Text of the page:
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Re: xasop reviews Dutch Zappa concerts
« Reply #20 on: September 08, 2021, 12:40:46 AM »
Tuesday, 3 May, 1988
The Ahoy, Rotterdam



Band

Frank Zappa (guitar, synclavier, vocals)
Ike Willis (guitar, synth, vocals)
Mike Keneally (guitar, synth, vocals)
Robert Martin (keyboards, vocals)
Walt Fowler (trumpet, flugel horn, synth)
Bruce Fowler (trombone)
Paul Carman (alto, soprano and baritone sax)
Albert Wing (tenor sax)
Kurt McGettrick (baritone and bass sax, contrabass clarinet)
Ed Mann (percussion)
Scott Thunes (bass, Minimoog)
Chad Wackerman (drums)


Set lists

All tracks authored by Frank Zappa, except where noted.

The Black Page
I Ain't Got No Heart
The Orange County Lumber Truck Medley [most on Make A Jazz Noise Here]
Advance Romance
Find Her Finer
Big Swifty [a few seconds on Make A Jazz Noise Here]
Texas Motel Medley (John Lennon, Paul McCartney, Zappa)
Peaches En Regalia

Sinister Footwear [parts on Make A Jazz Noise Here]
Packard Goose (incl. Royal March From "L'Histoire Du Soldat" (Igor Stravinsky) and Theme From The Bartok Piano Concerto #3 (Béla Bartók))
Heavy Duty Judy [short part on The Best Band You Never Heard In Your Life]
Trouble Every Day (incl. Thirteen)
Penguin In Bondage
Hot Plate Heaven At The Green Hotel
Bolero (Maurice Ravel) [The Best Band You Never Heard In Your Life]

Joe's Garage
Why Does It Hurt When I Pee?

Stairway To Heaven (Jimmy Page, Robert Plant) (q: Teddy Bears' Picnic (John W. Bratton, Jimmy Kennedy), Dance Of The Cuckoos (T. Marvin Hatley, Harry Steinberg))

I Am The Walrus (John Lennon, Paul McCartney)
The Illinois Enema Bandit (q: Handsome Cabin Boy (trad.))


Review

1988 was a special year, for three reasons. First, the band. This is the largest ensemble Zappa toured the world with since the Wazoo outings of 1972, complete with a horn section and synclavier. Second, the repertoire. Frank had just spent several years digging through his old archives in order to re-release his early albums on CD and compile the first couple of volumes of You Can't Do That On Stage Anymore, and he has been inspired to rejuvenate his set lists as a result. Third, the improvs. The 1982 tour had superlative musicianship, and the 1984 troupe were sultans of side-splitting snorts, but this band combined technical skill and juvenile humour like none other.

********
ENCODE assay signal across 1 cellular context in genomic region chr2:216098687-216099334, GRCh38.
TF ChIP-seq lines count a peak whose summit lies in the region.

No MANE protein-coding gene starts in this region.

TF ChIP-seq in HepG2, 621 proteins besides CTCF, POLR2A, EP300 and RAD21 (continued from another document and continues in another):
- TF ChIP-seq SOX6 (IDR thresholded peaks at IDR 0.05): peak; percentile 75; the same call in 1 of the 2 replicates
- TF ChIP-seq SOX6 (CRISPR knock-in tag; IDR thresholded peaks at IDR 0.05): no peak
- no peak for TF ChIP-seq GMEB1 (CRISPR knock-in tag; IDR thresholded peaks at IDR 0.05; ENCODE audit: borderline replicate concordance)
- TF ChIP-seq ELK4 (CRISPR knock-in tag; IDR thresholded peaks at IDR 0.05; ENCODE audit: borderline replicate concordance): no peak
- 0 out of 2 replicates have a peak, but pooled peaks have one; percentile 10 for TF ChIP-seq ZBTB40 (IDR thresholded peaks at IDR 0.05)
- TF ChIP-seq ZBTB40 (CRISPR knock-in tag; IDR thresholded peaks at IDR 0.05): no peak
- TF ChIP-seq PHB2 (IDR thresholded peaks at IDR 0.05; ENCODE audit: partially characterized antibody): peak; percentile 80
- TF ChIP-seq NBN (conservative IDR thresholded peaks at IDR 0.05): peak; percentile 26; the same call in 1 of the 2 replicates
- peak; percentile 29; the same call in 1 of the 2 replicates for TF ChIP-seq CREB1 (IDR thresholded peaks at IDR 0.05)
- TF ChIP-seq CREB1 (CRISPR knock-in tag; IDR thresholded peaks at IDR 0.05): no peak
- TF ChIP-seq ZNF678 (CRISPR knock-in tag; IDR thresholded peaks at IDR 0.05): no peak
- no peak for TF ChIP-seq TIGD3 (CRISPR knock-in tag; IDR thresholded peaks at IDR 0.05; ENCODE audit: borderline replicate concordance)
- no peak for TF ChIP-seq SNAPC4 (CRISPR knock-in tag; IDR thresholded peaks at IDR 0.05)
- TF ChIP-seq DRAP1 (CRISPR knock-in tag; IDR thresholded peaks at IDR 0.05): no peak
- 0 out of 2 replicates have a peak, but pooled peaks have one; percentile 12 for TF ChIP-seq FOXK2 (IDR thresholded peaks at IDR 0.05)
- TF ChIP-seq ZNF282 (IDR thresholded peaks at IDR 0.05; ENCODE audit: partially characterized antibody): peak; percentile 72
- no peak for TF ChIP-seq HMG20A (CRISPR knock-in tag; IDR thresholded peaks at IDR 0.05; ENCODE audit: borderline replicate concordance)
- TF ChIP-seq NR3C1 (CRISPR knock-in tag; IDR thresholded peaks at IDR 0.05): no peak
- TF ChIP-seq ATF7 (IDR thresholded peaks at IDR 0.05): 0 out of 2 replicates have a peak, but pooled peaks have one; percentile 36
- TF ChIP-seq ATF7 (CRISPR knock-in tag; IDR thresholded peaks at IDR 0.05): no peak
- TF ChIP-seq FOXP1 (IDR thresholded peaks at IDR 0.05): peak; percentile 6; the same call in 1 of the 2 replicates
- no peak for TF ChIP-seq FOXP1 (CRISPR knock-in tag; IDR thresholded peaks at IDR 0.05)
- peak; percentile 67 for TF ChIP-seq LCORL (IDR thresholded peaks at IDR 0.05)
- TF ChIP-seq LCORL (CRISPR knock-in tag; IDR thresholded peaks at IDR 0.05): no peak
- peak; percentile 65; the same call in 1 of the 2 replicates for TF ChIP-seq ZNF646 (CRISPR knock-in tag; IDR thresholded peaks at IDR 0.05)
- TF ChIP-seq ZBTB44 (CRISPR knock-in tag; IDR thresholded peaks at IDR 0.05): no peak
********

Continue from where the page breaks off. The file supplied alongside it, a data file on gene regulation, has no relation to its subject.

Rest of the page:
"Geef mij wat vloerbedekking onder deze vette zwevende sofa" are some of the first words out of Frank's mouth, referring back to the insane 1971 show. After (highly unusually) reading out the set list for the evening, he adds "Black Napkins tomorrow night", in response to an enthused fan with a sign. Without further ado, the band launches into the new age version of The Black Page, as heard on Make A Jazz Noise Here. This song was the opener for most 1988 shows, and what a beast it was. A solid reimagining of a classic tune, and with a satisfying solo to boot.

I Ain't Got No Heart is the treat it always is, spiced up for one tour only by the horn section, which leads us into the first Orange County Lumber Truck medley since 1968. This is the performance released — almost in its entirety, with only the vocal part of Oh No edited in from London — on Make A Jazz Noise Here. If you've heard that album, you already know the majesty of this number, and if not, may you never hear "vloerbedekking" again.

Advance Romance is generously seasoned with "fish bone" as a secret word and garnished with the sort of metal-tinged blues Frank often injected into this song in the '80s. So this is where the variety we missed in 1984 went.

One vanilla Find Her Finer later and we get dumped straight into the Big Swifty theme. Most tours had at least one tune for extended improvs, but in 1988 there were several, and this is the only one we get tonight. Bruce takes first solo on trombone, followed by either Paul or Albert accompanying him on sax (I can't tell if it's an alto or a tenor). Throughout, there are regular breaks in the backing vamp for Frank to doodle around on his synclavier. Then we run through a percussion solo from Ed and a drum/electronic percussion solo from Chad. To be honest, this isn't one of the better '88 improv sessions, but when this sort of thing really took off (such as in Brighton and Munich), you got the calibre of performance heard on Make A Jazz Noise Here. This version is enjoyable, but nothing special.

Always a treat, the Texas Motel Medley is Zappa's reworking of three Beatles songs — Norwegian Wood, Lucy In The Sky With Diamonds, and Strawberry Fields Forever — with lyrics concerning Jimmy Swaggart's involvement with a prostitute, which took place during the first weeks of the 1988 tour, gifting it this medley, among other variations on songs. Tonight, our Texas motel hooker says — in place of "how 'bout some head?", itself a replacement for "it's time for bed" — "how 'bout vloerbedekking?".

Peaches En Regalia is the perfect cherry on top for the first set, before Frank tells people to go out and buy more beer during the half-hour intermission. When he returns, he reads out the set list for tomorrow's show. "Oh yeah, we'll squeeze that in, don't worry" (to the fan who had raised their sign requesting Black Napkins again).